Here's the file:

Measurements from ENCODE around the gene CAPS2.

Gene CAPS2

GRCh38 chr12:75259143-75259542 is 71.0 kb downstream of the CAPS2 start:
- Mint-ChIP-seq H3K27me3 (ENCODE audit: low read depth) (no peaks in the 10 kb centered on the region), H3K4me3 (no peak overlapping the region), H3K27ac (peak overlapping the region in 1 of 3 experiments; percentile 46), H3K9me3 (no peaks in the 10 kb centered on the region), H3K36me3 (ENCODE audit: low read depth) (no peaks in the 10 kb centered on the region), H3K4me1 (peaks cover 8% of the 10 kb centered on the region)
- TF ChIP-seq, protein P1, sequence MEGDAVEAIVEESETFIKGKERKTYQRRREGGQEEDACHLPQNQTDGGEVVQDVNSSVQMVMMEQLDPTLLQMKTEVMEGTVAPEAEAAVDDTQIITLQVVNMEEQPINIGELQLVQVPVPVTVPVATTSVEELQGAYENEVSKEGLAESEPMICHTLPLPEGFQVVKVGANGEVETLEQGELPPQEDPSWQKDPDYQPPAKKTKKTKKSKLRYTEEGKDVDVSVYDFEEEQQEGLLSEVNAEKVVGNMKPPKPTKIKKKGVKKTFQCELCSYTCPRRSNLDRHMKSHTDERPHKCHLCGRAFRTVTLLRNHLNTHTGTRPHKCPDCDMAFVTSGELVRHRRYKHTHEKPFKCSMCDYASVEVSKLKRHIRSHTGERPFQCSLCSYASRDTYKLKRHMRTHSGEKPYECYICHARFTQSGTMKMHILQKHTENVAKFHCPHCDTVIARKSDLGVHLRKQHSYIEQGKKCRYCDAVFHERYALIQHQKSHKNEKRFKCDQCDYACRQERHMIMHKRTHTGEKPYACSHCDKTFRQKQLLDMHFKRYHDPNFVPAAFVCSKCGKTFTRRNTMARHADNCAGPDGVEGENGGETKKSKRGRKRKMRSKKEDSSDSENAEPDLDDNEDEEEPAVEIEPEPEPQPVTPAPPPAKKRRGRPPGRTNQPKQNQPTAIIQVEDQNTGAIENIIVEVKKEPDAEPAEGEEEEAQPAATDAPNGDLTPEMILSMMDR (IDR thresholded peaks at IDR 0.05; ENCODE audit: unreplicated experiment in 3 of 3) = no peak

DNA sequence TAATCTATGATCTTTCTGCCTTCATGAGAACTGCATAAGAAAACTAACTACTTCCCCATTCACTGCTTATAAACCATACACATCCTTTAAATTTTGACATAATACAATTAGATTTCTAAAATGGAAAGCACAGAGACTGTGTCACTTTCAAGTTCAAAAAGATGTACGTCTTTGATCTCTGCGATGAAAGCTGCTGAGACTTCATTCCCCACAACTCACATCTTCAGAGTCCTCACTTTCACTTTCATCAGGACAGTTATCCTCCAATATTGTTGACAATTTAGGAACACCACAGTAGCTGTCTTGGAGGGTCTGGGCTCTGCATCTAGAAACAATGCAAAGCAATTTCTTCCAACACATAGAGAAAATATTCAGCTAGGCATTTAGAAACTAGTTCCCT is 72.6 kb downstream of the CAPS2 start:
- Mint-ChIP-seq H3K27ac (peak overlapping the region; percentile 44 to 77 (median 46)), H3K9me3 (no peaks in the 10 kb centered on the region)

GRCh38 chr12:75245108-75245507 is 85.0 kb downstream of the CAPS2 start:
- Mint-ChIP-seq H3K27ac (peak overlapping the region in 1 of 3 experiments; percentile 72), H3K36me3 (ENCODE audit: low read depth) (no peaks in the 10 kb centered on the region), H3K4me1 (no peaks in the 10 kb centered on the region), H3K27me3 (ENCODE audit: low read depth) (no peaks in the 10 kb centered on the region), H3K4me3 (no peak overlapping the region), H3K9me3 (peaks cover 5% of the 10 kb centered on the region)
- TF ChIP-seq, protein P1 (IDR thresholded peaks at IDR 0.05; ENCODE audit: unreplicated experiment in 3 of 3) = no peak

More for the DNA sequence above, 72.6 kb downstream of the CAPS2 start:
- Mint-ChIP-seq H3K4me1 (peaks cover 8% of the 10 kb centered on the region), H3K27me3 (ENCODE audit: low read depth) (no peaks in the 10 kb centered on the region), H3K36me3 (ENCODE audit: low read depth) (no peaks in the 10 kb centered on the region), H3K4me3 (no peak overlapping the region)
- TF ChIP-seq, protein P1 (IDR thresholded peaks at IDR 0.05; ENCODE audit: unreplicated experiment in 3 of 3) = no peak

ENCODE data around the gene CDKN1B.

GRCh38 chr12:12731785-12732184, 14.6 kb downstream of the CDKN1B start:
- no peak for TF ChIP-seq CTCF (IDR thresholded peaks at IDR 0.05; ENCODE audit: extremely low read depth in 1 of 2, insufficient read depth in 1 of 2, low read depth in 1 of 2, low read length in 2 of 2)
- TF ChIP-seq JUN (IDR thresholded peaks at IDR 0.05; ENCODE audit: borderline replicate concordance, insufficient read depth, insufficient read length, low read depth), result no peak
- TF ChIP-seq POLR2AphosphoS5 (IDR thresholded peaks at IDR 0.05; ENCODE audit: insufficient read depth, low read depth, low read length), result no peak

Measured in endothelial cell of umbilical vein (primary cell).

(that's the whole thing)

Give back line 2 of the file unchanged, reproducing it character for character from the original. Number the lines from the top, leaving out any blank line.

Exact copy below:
Gene CAPS2